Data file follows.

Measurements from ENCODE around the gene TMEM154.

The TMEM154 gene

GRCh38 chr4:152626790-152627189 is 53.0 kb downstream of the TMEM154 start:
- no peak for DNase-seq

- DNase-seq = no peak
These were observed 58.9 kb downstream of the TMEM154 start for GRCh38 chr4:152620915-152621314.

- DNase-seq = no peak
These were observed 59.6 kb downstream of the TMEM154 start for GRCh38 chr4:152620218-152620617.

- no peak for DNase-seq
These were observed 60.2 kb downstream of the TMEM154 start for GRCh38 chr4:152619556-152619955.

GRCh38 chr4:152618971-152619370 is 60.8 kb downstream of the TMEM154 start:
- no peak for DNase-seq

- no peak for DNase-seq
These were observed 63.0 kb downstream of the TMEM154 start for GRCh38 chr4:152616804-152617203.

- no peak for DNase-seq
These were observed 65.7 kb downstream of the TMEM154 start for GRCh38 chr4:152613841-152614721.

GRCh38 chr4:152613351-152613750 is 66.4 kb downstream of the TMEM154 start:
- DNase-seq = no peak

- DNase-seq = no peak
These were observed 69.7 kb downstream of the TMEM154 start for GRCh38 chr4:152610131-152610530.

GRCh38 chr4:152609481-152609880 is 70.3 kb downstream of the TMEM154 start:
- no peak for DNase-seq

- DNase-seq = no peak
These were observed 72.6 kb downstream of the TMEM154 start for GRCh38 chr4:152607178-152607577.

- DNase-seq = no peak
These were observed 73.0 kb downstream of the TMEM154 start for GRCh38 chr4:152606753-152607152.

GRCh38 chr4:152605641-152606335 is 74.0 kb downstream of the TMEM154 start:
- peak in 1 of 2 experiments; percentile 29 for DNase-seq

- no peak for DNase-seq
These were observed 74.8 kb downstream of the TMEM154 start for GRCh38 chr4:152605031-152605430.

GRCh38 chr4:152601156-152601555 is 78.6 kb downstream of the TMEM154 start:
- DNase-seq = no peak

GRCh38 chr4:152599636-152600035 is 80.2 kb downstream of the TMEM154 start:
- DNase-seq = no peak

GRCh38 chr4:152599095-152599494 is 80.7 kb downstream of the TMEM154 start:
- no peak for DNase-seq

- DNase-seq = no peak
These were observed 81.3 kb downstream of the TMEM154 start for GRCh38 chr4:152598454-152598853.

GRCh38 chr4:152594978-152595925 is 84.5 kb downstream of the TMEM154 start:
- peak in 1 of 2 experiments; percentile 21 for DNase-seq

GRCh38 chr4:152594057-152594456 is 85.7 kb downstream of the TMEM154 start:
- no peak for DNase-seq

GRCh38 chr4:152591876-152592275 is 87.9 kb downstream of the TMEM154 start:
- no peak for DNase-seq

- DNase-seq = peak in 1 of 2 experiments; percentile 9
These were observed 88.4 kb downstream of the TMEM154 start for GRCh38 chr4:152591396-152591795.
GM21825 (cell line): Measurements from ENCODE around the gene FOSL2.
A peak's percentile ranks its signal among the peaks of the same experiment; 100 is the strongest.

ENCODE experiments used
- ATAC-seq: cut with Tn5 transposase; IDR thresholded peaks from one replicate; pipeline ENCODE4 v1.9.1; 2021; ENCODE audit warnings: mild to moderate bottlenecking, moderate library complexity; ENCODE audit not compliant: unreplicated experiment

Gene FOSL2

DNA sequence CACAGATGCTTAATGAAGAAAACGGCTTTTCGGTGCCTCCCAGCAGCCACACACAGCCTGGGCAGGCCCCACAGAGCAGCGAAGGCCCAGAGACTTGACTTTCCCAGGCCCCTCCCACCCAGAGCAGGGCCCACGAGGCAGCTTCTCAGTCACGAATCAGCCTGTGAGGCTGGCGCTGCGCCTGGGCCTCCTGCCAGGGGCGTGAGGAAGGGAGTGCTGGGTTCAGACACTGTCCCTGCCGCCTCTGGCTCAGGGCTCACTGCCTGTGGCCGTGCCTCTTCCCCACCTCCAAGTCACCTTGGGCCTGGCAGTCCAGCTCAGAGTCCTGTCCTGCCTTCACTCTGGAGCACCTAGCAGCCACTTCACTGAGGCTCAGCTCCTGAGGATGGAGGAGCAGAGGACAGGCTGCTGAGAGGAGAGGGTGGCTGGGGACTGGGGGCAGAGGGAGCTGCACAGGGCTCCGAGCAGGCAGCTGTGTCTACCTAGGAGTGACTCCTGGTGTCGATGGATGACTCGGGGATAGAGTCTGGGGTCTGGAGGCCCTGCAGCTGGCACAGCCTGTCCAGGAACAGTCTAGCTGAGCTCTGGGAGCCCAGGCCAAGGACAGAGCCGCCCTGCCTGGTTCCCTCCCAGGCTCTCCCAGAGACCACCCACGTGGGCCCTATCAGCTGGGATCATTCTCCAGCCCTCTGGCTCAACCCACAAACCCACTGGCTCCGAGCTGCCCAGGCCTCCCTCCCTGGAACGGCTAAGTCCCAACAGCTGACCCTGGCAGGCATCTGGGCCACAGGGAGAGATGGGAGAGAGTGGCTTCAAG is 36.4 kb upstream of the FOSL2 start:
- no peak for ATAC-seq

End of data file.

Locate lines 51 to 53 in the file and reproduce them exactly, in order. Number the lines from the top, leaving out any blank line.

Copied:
Gene FOSL2

DNA sequence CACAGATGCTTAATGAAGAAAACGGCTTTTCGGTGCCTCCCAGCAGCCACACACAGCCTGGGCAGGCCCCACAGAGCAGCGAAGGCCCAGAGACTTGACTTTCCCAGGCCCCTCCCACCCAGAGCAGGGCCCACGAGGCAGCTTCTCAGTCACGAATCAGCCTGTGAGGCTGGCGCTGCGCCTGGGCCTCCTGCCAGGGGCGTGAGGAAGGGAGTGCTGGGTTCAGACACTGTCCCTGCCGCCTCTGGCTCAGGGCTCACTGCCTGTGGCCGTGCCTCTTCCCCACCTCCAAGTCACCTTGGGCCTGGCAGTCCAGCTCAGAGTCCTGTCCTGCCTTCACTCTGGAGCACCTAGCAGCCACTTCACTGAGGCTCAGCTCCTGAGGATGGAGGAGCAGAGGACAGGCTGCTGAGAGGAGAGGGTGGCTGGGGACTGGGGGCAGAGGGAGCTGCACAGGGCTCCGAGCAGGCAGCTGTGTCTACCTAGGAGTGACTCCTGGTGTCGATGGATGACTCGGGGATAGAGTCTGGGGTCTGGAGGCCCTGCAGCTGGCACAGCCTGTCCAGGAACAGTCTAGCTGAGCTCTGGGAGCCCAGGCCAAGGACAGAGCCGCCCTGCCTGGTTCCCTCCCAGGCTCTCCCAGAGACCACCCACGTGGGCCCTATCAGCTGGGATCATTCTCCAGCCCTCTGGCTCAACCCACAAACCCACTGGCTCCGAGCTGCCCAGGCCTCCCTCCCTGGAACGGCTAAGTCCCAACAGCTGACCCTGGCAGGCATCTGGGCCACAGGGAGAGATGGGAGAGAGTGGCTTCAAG is 36.4 kb upstream of the FOSL2 start:
- no peak for ATAC-seq